November 12, 2013
I stopped writing daily and I lost my voice. I'm focused on getting it back.
When I left book editing I had to write for a year to find my own voice again. I'd been so used to helping authors find their voice that I'd lost my own.
I found and honed my voice and then was able to write four books in a little over a year. People responded well. They liked the style. They loved the content.
On the other hand, I needed to spend more time working in the field I was writing about. When you teach and write about programming, you tend to write small toy apps. I needed to take time working on a big honking app with a real client. I've been teaching and working on this app since March.
I haven't been writing much and it shows.
Cellist Yo Yo Ma said, "If I miss one day of practice, I notice it. If I miss two days, the critics notice it. If I miss three days, the audience notices it."
So I am writing regularly. I mentioned yesterday that I'm using prompts from strangers to join in when they begin a 60 minute writing sprint.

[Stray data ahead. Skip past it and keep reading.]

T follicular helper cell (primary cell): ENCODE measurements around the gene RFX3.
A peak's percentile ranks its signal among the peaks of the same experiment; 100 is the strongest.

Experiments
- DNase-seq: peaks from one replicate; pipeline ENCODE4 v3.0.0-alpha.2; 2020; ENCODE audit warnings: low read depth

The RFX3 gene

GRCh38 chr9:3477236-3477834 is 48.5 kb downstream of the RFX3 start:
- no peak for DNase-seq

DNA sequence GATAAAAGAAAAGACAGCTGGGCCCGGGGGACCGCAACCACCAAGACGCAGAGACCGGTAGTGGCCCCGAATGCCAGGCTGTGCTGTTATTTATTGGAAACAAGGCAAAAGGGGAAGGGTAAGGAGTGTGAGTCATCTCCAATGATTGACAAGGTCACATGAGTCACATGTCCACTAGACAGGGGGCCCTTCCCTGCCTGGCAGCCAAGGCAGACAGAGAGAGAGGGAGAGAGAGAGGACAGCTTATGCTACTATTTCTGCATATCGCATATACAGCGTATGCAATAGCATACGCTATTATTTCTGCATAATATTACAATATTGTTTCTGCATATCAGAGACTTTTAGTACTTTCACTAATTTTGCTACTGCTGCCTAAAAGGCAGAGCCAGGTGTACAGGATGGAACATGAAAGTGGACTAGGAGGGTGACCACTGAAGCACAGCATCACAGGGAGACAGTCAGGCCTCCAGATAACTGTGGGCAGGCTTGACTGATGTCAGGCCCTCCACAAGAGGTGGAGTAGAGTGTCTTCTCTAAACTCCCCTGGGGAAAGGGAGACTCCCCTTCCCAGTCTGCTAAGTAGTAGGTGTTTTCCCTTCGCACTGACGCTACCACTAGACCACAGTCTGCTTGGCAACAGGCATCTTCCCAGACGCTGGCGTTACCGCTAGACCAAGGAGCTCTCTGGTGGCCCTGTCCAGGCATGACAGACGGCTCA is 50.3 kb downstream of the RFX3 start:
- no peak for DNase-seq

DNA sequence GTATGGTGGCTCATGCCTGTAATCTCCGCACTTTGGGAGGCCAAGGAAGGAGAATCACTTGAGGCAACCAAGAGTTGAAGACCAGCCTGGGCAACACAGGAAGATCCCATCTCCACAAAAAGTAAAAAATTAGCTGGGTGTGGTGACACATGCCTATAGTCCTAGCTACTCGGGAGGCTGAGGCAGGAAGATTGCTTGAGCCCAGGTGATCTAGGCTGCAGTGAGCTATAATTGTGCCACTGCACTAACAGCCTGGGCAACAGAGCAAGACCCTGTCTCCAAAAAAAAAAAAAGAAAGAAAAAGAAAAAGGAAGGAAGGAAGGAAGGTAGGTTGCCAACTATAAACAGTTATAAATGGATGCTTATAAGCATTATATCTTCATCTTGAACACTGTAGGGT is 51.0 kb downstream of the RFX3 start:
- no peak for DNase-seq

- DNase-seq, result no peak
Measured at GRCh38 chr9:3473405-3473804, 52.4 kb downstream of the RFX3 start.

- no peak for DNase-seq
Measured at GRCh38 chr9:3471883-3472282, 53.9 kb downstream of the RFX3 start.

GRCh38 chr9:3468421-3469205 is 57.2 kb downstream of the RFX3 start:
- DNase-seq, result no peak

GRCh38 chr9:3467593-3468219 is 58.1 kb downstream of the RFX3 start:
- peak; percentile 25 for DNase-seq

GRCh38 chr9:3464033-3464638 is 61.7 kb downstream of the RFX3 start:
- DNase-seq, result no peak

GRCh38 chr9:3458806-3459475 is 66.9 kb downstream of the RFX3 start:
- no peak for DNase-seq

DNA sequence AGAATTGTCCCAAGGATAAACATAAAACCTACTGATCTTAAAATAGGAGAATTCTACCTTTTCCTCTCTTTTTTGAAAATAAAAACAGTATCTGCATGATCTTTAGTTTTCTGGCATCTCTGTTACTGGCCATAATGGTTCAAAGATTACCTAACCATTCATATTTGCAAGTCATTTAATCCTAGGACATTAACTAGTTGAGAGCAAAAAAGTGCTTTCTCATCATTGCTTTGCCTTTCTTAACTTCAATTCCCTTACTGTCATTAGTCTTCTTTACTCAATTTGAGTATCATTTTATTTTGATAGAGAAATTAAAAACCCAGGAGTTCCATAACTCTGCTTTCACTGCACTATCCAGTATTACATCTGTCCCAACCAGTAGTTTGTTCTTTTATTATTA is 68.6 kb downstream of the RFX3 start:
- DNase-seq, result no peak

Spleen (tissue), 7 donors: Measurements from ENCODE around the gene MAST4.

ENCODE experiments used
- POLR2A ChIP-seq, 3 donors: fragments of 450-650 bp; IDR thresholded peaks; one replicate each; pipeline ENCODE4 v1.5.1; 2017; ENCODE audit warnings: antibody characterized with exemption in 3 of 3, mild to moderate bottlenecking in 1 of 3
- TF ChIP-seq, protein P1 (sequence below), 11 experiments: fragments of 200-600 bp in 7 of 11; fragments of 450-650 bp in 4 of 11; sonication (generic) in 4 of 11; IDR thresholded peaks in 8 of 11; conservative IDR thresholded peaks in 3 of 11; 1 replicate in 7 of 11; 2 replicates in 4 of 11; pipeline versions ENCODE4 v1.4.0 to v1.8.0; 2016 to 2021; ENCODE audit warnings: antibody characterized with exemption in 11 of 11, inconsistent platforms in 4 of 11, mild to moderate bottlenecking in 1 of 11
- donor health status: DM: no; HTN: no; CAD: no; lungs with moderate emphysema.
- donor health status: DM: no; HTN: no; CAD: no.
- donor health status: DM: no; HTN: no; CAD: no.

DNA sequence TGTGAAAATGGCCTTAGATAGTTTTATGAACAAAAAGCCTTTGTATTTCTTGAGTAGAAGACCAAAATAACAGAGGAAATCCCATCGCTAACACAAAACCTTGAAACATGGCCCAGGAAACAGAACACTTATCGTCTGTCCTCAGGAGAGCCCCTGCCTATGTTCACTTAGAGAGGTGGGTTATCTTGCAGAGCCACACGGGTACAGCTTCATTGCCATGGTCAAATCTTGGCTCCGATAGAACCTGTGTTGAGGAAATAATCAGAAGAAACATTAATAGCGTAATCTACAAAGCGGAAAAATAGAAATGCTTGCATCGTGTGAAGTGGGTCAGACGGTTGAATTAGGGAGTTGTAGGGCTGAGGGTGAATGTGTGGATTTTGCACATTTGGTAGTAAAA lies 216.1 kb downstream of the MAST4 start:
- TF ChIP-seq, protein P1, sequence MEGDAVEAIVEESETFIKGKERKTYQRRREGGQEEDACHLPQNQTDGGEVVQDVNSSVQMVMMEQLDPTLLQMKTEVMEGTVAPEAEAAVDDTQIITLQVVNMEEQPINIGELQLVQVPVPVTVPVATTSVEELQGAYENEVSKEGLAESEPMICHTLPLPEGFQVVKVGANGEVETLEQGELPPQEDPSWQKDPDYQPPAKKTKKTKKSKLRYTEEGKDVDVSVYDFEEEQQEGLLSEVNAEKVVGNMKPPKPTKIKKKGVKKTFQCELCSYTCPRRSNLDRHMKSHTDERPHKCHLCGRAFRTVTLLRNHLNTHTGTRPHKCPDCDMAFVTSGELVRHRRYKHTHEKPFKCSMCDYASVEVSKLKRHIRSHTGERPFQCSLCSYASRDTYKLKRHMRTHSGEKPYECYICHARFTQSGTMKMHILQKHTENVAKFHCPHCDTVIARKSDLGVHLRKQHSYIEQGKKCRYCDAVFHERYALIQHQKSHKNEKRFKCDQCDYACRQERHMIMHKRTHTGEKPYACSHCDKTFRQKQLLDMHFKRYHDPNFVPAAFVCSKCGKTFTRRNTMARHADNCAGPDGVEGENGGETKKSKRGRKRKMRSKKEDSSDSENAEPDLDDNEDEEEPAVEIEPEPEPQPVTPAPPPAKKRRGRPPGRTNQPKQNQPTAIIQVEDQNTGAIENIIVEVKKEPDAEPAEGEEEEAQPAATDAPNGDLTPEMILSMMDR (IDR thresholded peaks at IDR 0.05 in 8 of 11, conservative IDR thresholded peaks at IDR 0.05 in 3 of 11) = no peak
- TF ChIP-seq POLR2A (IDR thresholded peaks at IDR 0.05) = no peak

Part of practice is to help the mechanics of writing fade back out of my way so I can focus on getting my thoughts down effortlessly. But practice in writing or in music is more than just mechanics.
He also said in an interview with the New York Times "Mastering music is more than learning technical skills. Practicing is about quality, not quantity. Some days I practice for hours; other days it will be just a few minutes."
Show up. Focus.
Whether you write for an hour or write until you're done with a topic doesn't matter. Turn off the tv. Stop checking Twitter, Facebook, and email. Engage in a quality practice session.